Legit Oil Tax Hike or Political Accounting Fraud?

By Alex Pepper

Jun 9, 2010 3:13pm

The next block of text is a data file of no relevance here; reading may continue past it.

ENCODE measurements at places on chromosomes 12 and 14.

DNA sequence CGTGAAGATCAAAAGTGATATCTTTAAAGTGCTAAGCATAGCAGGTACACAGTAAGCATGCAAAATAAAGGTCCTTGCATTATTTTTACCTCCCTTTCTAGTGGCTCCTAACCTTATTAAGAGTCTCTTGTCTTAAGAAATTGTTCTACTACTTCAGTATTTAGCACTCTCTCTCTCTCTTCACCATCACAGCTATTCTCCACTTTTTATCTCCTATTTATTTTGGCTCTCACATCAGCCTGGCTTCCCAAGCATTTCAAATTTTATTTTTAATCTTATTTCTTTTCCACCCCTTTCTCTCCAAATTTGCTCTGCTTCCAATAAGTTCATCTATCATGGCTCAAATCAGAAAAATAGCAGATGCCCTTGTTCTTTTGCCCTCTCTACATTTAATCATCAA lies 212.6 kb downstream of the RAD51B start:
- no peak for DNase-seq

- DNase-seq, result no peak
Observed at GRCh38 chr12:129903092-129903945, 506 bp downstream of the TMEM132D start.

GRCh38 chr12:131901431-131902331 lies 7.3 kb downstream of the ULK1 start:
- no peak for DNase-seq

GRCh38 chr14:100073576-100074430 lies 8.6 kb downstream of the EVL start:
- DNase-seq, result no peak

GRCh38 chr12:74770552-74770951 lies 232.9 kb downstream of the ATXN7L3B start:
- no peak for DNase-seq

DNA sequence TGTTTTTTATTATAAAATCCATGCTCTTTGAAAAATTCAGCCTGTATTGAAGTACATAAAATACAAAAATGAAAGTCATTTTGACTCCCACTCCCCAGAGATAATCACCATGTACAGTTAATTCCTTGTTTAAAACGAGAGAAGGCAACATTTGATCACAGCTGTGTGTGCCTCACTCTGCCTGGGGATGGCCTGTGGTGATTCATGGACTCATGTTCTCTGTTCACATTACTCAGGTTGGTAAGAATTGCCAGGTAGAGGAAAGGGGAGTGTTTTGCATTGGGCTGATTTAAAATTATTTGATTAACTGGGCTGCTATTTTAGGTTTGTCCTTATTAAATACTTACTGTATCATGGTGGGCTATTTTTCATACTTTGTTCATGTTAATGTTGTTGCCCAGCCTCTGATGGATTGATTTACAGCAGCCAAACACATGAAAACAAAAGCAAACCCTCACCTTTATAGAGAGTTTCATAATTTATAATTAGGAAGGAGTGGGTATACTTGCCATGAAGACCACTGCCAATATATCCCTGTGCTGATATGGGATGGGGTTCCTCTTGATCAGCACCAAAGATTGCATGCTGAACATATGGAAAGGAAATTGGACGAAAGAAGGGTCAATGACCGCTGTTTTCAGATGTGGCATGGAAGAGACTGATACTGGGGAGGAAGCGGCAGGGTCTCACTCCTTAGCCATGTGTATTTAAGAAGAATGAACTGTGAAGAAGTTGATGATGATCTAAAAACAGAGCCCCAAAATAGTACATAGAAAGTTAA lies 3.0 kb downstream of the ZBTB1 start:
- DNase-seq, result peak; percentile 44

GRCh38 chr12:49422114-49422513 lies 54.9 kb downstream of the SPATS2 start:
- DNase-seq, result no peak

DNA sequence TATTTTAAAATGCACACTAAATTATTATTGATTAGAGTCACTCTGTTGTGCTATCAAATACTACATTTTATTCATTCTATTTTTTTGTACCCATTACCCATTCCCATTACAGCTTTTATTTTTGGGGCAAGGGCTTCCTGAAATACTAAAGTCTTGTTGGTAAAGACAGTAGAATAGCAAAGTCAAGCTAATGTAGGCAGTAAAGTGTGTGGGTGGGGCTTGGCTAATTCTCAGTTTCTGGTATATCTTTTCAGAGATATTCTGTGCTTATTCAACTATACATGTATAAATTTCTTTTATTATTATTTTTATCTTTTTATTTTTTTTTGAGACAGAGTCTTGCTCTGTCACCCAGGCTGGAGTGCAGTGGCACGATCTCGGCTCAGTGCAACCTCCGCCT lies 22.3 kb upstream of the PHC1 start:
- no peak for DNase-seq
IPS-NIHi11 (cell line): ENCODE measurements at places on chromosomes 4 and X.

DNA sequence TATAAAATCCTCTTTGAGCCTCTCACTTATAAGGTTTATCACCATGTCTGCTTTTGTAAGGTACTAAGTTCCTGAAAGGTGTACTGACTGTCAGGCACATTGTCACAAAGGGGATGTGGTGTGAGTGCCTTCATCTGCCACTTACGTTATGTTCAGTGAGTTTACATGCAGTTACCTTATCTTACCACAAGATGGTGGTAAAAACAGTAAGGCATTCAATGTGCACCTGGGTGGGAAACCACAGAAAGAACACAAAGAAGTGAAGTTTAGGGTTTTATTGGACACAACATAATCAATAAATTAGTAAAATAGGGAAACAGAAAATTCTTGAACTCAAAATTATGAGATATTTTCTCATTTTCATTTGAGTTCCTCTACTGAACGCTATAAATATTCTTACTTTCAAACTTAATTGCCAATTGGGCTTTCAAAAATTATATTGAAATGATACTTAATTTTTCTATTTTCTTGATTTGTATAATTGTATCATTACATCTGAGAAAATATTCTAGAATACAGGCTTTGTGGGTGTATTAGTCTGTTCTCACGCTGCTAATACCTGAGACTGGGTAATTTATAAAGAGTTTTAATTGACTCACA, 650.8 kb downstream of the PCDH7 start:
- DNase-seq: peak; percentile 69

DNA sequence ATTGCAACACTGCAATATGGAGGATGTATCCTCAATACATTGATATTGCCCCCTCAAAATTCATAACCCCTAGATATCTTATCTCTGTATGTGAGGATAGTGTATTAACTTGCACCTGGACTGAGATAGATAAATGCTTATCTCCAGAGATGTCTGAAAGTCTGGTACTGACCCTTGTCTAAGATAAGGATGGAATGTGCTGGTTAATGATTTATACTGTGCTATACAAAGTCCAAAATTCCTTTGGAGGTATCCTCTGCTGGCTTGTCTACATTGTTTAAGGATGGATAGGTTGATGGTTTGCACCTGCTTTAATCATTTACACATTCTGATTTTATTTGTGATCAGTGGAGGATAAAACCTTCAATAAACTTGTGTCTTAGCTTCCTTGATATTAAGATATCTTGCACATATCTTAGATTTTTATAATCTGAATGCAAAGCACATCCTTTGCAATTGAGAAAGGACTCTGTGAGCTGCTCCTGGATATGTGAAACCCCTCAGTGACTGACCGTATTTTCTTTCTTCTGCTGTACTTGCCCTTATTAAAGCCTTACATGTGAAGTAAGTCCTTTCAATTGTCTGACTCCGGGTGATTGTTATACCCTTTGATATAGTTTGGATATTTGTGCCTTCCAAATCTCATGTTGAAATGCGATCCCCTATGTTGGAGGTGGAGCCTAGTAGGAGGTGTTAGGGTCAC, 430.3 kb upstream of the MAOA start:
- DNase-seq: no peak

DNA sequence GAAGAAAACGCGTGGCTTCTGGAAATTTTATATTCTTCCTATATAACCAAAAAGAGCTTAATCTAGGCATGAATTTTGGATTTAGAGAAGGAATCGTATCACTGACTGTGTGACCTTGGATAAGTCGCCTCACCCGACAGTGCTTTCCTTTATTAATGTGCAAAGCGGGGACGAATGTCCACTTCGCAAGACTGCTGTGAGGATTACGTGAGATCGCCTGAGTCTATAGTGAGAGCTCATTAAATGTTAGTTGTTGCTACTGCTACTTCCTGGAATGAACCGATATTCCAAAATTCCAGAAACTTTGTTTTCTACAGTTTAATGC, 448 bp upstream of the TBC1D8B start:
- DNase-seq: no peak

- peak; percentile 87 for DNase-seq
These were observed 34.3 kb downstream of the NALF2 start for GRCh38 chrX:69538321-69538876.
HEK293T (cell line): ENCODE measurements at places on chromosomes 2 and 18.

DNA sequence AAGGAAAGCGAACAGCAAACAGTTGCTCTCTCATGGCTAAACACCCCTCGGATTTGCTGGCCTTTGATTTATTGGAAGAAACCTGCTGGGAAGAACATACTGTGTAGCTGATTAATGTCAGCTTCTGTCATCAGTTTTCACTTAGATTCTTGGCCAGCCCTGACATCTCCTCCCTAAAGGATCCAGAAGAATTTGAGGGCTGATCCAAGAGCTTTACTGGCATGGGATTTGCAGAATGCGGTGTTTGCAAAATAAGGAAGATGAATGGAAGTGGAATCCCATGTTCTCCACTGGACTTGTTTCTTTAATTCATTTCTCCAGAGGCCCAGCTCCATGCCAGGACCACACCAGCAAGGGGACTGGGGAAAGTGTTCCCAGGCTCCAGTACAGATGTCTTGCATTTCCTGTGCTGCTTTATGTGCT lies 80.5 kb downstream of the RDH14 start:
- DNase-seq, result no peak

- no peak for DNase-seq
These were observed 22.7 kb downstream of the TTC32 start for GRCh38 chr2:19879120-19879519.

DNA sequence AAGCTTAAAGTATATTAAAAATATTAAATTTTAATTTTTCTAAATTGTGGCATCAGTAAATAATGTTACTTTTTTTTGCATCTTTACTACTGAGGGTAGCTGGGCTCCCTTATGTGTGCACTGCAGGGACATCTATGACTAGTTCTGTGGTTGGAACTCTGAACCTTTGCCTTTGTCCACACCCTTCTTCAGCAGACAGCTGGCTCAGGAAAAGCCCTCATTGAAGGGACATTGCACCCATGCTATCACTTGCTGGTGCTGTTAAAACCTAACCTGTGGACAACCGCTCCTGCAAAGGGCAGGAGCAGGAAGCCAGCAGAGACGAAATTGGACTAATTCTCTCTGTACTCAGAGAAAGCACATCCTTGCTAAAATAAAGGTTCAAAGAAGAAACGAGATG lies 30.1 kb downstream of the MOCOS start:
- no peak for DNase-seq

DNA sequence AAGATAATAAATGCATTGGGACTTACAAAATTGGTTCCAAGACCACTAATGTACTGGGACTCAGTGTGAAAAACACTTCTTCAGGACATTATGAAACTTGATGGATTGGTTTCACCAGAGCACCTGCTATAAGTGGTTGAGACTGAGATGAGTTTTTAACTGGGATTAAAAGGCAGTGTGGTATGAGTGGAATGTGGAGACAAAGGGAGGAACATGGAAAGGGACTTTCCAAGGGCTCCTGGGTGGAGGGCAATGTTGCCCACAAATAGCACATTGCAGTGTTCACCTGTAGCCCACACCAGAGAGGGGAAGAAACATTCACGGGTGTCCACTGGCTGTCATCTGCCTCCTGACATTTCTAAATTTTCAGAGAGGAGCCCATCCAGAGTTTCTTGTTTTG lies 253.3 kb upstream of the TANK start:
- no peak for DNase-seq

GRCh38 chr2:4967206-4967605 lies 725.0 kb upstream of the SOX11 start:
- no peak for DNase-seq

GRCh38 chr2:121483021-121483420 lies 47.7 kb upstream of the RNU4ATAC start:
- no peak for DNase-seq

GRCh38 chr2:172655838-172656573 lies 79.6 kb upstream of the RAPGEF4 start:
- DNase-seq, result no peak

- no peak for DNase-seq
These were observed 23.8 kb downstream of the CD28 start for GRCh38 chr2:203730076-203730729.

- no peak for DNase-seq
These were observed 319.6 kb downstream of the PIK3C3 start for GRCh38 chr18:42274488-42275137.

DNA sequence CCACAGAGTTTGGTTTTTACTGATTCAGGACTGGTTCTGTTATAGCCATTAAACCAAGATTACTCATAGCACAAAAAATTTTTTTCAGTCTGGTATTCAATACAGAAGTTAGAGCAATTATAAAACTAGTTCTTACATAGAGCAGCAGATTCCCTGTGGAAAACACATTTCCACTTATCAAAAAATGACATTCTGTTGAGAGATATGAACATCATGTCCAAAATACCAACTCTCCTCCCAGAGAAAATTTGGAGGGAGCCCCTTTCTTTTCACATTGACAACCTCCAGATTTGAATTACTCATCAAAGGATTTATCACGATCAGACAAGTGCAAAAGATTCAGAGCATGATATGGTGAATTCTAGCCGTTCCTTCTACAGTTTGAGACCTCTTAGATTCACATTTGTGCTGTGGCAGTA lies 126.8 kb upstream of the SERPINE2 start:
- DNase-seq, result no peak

ABC’s Z. Byron Wolf reports: A barrel of oil costs about $74 today. 8 cents of that currently goes into the “Oil Spill Liability Trust Fund,” which has about $1.6 billion in assets. Democrats want to raise that 8 cent tax to 41 cents and bring the trust fund up to $15 billion. So why are Republicans accusing Democrats of trying to “raid” the trust fund to expand the size of government? Democrats have placed the proposal into a larger bill that would help extend unemployment insurance, stop a pay cut to Medicare doctors, extend expiring tax credits for businesses and much more. The official price tag of the bill – it would add about $80 billion to the deficit over ten years – is partially offset by that $15 billion addition to the Oil Spill Liability Trust Fund. “This kind of sleight of hand and gimmickry adds insult to injury,” said Sen. John Cornyn, R-Tex, at a press conference on Capitol Hill. “This bill raises the tax of the trust fund into the bill, but just as quickly it steals that money out of the fund,” said Sen. David Vitter, R-LA. “They should be brought before some court somewhere for accounting fraud for what they're trying to do to the United States government,” said Sen. Judd Gregg, R-NH, of his Democratic colleagues. Remember the Al Gore’s infamous social security trust fund lock box? Same principle. Republicans, arguing that the trust fund shouldn’t be considered as part of the federal budget, have offered an amendment to the bill that would take the trust fund off the federal books. They say the unemployment/Medicare/tax credit extension bill should really be considered to raise deficits by more than $95 billion. Democrats see a Republican conspiracy to do away with the oil tax hike. Senate Majority Leader Dick Durbin accused Republicans of trying to protect oil companies by scuttling the tax hike. “They've come up with a pretty creative argument to protect the oil companies,” said Sen. Max Baucus, D-Mont, who chairs the Senate Finance Committee, accusing Baucus of returning to the “the last refuge of bean counters… it seems to be the argument that one falls back on when one cannot argue the substance and one just wants to muddy the waters.”

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